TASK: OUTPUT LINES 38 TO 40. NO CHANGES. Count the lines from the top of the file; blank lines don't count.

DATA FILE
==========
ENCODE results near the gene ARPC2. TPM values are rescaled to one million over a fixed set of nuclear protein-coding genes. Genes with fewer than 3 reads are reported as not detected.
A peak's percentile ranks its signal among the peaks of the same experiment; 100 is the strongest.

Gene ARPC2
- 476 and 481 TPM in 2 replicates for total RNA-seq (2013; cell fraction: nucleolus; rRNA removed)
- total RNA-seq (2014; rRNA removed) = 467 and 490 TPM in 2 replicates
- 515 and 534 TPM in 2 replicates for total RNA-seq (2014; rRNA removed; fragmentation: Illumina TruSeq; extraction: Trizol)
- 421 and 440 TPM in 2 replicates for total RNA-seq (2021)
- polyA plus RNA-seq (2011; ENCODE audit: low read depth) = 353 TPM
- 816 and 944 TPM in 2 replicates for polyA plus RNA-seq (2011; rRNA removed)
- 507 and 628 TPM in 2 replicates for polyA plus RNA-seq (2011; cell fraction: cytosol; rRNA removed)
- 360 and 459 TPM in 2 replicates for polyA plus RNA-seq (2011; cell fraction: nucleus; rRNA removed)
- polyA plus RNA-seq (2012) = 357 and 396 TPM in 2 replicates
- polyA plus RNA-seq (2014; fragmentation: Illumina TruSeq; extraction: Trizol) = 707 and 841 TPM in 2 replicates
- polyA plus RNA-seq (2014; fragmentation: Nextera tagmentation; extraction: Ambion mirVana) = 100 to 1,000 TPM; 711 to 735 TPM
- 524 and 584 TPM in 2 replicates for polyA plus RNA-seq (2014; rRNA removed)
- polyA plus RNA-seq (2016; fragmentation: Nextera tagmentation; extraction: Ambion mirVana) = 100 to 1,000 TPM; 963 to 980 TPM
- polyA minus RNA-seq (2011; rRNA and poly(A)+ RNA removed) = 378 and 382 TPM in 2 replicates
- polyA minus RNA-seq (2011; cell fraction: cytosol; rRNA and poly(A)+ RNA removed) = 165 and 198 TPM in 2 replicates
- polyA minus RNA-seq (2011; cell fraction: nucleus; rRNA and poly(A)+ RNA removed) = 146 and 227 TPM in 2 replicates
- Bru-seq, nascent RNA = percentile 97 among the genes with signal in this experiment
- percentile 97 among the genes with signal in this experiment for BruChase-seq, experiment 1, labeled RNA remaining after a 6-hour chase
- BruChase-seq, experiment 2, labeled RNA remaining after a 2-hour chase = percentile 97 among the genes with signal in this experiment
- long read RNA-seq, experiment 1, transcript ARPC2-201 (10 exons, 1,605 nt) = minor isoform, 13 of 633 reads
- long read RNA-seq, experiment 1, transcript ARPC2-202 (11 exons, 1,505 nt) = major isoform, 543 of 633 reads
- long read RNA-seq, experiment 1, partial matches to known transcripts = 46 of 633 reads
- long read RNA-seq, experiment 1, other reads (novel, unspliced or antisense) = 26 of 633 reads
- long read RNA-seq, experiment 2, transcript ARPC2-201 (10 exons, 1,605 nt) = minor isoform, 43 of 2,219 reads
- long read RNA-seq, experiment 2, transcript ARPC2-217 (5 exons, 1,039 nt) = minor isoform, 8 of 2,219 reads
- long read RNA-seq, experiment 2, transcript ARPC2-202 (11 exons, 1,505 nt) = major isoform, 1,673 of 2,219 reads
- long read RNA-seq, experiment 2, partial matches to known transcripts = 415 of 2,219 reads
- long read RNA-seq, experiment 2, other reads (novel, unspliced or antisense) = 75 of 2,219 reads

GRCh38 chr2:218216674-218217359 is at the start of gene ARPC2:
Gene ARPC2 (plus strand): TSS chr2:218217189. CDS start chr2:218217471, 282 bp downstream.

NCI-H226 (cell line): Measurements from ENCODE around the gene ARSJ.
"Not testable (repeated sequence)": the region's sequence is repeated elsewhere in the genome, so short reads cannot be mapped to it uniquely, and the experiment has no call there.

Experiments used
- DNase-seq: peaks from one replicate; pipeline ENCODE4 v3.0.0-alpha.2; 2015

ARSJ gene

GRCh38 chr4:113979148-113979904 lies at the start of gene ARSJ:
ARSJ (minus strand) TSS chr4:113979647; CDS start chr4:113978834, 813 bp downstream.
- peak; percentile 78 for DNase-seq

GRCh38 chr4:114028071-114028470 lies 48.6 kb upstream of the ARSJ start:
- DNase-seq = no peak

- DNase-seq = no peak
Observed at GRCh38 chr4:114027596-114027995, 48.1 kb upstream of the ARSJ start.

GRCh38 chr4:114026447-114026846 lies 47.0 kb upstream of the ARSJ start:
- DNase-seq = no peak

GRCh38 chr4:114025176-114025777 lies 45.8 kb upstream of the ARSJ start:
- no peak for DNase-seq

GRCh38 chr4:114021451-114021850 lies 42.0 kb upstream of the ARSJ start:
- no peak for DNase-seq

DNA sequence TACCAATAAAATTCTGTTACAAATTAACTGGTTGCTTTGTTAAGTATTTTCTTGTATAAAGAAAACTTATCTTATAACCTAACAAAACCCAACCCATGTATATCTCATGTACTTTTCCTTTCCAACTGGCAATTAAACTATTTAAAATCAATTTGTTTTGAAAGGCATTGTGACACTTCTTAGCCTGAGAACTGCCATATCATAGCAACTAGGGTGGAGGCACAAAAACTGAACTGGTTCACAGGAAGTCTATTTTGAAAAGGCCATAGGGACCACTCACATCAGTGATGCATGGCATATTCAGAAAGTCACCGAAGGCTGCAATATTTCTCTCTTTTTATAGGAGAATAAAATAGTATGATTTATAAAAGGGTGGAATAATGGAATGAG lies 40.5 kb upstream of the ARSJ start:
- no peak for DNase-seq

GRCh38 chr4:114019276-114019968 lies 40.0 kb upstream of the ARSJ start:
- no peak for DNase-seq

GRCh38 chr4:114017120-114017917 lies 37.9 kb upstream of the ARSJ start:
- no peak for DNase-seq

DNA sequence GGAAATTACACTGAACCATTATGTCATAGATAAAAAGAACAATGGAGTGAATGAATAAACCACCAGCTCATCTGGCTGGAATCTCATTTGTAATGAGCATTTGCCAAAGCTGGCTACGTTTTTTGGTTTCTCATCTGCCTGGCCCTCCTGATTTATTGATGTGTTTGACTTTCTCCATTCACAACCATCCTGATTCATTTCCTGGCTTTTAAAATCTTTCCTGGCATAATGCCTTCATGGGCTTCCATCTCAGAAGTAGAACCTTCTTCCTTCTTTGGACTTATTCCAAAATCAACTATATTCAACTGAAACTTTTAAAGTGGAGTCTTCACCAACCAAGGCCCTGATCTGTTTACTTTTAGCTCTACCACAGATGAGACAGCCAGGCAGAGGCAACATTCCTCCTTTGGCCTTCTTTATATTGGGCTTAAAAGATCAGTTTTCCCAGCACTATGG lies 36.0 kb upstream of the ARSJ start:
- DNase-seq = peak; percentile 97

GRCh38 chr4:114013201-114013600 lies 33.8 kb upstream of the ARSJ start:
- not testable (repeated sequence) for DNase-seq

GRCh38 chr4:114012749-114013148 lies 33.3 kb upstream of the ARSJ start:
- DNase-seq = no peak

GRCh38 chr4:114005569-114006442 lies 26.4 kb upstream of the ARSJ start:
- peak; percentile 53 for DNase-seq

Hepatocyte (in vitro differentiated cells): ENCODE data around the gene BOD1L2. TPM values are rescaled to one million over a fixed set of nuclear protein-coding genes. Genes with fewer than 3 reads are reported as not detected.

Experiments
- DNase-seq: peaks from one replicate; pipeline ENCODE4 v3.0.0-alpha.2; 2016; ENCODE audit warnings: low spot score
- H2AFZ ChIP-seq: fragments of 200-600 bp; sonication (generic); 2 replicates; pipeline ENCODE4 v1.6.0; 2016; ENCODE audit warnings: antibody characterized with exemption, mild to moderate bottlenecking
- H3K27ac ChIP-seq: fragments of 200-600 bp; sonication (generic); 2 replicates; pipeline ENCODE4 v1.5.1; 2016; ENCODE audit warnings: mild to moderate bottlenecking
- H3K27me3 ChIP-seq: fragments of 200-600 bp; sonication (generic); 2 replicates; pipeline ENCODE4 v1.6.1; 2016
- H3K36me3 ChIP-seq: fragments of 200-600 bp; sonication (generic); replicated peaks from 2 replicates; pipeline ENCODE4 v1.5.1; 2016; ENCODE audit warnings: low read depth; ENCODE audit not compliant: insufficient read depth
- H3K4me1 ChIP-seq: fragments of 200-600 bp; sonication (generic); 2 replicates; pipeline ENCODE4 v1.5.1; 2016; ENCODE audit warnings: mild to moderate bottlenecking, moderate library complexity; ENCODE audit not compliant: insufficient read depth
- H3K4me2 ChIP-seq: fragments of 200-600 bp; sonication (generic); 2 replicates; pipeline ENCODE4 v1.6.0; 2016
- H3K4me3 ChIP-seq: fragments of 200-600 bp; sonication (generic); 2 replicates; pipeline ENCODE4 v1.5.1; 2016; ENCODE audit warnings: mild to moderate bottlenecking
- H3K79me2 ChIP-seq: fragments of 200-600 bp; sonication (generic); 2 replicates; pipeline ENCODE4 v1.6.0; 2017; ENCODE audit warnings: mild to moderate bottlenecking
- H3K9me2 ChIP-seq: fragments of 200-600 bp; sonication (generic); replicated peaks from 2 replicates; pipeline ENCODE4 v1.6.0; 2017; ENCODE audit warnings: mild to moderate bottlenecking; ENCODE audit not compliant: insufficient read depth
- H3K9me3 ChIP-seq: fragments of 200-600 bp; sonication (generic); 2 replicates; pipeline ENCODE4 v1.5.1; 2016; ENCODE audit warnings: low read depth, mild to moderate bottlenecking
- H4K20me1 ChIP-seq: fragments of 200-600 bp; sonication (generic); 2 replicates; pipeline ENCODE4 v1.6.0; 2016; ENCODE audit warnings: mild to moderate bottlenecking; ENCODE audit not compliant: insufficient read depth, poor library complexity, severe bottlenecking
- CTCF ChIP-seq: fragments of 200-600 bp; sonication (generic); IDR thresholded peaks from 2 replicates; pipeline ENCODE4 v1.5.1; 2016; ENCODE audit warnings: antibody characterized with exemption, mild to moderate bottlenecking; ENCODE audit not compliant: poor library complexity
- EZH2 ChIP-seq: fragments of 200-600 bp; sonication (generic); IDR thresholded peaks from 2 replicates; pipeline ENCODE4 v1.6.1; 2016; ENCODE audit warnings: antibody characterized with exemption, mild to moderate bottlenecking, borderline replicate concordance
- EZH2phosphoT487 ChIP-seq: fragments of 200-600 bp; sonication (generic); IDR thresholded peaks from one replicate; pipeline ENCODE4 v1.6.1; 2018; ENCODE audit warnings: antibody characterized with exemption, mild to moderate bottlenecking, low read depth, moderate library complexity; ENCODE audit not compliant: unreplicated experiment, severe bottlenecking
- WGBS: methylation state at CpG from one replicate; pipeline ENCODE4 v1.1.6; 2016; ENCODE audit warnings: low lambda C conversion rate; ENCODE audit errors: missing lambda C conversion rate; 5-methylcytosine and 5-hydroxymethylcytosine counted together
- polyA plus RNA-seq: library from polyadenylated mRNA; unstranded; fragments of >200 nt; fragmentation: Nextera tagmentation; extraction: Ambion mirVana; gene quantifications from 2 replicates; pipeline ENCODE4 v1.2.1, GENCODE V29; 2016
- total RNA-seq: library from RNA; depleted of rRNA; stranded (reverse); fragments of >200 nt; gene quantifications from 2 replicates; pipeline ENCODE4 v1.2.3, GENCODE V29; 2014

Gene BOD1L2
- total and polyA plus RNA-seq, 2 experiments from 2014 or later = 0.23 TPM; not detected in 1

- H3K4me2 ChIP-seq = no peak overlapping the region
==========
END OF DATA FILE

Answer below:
ARSJ gene

GRCh38 chr4:113979148-113979904 lies at the start of gene ARSJ:
ARSJ (minus strand) TSS chr4:113979647; CDS start chr4:113978834, 813 bp downstream.